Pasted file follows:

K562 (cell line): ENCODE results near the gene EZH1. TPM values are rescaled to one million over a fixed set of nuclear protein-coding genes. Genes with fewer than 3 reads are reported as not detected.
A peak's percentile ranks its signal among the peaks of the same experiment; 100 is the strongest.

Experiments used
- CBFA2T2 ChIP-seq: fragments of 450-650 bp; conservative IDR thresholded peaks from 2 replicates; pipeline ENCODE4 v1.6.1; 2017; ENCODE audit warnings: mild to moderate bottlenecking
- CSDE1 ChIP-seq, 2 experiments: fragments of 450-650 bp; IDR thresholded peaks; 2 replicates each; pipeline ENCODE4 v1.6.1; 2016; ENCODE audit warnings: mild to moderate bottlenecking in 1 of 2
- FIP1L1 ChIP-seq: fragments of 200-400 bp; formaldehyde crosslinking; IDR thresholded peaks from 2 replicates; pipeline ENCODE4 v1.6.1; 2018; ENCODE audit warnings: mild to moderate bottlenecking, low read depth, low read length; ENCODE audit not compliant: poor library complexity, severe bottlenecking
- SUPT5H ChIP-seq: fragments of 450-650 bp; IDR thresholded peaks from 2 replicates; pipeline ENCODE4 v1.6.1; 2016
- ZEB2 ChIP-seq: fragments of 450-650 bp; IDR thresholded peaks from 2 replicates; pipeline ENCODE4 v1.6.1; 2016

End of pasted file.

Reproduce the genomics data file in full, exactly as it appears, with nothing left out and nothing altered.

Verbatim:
K562 (cell line): ENCODE results near the gene EZH1. TPM values are rescaled to one million over a fixed set of nuclear protein-coding genes. Genes with fewer than 3 reads are reported as not detected.
A peak's percentile ranks its signal among the peaks of the same experiment; 100 is the strongest.

Experiments used
- CBFA2T2 ChIP-seq: fragments of 450-650 bp; conservative IDR thresholded peaks from 2 replicates; pipeline ENCODE4 v1.6.1; 2017; ENCODE audit warnings: mild to moderate bottlenecking
- CSDE1 ChIP-seq, 2 experiments: fragments of 450-650 bp; IDR thresholded peaks; 2 replicates each; pipeline ENCODE4 v1.6.1; 2016; ENCODE audit warnings: mild to moderate bottlenecking in 1 of 2
- FIP1L1 ChIP-seq: fragments of 200-400 bp; formaldehyde crosslinking; IDR thresholded peaks from 2 replicates; pipeline ENCODE4 v1.6.1; 2018; ENCODE audit warnings: mild to moderate bottlenecking, low read depth, low read length; ENCODE audit not compliant: poor library complexity, severe bottlenecking
- SUPT5H ChIP-seq: fragments of 450-650 bp; IDR thresholded peaks from 2 replicates; pipeline ENCODE4 v1.6.1; 2016
- ZEB2 ChIP-seq: fragments of 450-650 bp; IDR thresholded peaks from 2 replicates; pipeline ENCODE4 v1.6.1; 2016